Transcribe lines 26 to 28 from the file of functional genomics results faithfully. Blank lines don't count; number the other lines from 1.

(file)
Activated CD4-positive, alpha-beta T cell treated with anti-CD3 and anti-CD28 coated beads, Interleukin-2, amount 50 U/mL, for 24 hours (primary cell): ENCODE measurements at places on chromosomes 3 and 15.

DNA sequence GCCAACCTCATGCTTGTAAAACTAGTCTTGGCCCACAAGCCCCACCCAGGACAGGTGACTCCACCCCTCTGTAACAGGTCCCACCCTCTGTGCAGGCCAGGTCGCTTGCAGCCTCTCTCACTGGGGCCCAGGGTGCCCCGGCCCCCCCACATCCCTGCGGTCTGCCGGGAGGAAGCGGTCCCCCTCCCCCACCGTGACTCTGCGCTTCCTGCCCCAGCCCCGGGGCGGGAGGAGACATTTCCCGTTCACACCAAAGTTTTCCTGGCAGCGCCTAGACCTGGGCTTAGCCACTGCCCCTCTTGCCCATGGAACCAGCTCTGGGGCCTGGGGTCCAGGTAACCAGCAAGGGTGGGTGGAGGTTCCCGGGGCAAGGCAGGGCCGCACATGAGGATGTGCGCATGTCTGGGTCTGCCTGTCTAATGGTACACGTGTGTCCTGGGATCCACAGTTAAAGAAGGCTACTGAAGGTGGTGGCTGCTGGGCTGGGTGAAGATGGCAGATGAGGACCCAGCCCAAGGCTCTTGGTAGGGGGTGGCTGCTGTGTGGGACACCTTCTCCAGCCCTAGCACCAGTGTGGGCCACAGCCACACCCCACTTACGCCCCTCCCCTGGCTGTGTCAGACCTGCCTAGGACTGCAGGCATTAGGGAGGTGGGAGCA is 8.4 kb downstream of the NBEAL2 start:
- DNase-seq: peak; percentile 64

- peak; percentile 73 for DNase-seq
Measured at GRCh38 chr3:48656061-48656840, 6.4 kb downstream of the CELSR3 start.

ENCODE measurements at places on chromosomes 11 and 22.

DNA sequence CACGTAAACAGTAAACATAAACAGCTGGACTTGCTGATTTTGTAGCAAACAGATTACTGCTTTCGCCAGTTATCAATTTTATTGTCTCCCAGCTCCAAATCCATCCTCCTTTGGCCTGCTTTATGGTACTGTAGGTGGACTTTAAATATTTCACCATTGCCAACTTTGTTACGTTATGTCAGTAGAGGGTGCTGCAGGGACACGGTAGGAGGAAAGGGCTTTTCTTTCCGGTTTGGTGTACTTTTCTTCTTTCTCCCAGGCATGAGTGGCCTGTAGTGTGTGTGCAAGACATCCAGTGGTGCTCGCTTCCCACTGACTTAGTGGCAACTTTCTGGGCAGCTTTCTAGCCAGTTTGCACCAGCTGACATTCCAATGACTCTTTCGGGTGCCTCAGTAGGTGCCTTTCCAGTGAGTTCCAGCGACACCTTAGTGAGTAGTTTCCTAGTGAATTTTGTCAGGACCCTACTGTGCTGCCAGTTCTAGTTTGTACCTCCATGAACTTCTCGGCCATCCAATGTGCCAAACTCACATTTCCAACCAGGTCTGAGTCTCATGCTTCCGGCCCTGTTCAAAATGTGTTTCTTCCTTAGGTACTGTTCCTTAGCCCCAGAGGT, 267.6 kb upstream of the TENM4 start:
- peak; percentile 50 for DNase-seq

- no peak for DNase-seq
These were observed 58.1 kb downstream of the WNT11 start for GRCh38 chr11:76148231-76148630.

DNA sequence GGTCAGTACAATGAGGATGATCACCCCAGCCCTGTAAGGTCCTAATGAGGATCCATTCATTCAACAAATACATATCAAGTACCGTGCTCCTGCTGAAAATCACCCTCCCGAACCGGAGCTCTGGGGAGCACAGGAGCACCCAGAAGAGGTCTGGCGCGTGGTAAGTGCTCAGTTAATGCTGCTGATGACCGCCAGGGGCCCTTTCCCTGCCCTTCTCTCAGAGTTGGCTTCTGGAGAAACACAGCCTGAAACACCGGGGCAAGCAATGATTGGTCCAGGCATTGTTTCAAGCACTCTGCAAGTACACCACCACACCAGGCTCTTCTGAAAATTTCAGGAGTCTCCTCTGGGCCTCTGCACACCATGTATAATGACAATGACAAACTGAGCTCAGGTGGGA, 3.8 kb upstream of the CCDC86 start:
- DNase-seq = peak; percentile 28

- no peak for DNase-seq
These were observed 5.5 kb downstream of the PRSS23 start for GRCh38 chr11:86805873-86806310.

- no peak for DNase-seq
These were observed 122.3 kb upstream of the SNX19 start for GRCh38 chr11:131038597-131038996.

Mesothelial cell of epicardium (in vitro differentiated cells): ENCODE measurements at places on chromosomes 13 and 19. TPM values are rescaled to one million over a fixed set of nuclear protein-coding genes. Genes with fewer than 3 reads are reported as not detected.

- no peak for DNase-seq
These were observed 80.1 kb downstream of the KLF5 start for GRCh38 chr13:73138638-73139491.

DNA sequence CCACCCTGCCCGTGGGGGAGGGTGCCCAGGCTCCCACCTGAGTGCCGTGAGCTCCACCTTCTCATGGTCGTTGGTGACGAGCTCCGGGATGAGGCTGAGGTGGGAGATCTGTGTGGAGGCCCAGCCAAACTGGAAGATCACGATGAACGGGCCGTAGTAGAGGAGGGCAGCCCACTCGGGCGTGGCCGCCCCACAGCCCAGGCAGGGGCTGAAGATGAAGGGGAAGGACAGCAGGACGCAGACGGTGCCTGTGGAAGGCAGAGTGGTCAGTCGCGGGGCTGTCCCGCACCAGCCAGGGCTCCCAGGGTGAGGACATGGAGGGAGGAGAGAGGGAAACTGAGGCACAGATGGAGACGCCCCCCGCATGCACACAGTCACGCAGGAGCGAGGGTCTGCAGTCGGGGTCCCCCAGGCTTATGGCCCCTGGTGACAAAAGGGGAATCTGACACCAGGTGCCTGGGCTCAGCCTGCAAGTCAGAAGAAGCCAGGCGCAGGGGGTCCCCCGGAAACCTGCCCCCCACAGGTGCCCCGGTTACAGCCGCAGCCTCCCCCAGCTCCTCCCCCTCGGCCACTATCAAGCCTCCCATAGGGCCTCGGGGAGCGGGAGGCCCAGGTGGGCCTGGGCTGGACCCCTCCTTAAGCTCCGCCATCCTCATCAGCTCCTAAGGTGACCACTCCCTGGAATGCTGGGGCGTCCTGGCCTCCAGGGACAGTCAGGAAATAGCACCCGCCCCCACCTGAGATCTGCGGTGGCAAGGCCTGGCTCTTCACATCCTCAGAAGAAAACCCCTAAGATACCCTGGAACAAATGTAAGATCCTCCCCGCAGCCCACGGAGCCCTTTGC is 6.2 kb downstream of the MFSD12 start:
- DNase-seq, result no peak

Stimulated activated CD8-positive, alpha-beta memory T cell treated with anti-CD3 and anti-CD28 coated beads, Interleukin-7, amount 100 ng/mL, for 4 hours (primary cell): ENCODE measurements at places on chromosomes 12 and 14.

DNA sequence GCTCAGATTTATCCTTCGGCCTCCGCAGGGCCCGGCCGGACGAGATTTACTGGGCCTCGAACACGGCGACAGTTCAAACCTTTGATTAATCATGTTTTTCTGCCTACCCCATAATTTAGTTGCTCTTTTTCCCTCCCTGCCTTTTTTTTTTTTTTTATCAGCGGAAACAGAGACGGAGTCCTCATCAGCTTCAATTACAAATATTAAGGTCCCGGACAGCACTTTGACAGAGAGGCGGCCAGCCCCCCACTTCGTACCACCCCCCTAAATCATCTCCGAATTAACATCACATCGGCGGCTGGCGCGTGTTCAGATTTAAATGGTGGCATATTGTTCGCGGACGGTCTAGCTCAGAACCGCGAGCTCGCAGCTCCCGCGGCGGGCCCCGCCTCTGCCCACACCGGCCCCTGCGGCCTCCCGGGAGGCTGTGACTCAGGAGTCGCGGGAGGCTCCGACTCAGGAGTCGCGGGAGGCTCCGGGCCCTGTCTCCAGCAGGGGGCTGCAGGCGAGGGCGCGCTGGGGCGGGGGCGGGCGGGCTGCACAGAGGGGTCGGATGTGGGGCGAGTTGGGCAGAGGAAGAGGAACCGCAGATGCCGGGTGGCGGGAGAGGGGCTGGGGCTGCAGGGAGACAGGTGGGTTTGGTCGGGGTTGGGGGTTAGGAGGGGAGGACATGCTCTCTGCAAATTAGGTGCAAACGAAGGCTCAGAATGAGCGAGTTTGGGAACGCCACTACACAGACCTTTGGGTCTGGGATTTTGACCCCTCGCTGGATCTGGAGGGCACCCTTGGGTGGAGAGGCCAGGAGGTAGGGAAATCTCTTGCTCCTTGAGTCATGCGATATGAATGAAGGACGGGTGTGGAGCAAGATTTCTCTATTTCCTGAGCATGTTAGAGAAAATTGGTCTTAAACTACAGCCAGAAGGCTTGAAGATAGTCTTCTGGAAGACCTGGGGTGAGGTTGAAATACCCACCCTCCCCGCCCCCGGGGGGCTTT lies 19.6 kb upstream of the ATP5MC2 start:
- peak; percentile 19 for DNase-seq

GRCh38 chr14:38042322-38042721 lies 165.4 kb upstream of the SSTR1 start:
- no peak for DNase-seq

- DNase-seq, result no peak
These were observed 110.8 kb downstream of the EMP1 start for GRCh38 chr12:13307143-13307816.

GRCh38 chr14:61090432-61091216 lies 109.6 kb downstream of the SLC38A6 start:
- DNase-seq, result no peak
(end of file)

- no peak for DNase-seq

- DNase-seq, result no peak
These were observed 110.8 kb downstream of the EMP1 start for GRCh38 chr12:13307143-13307816.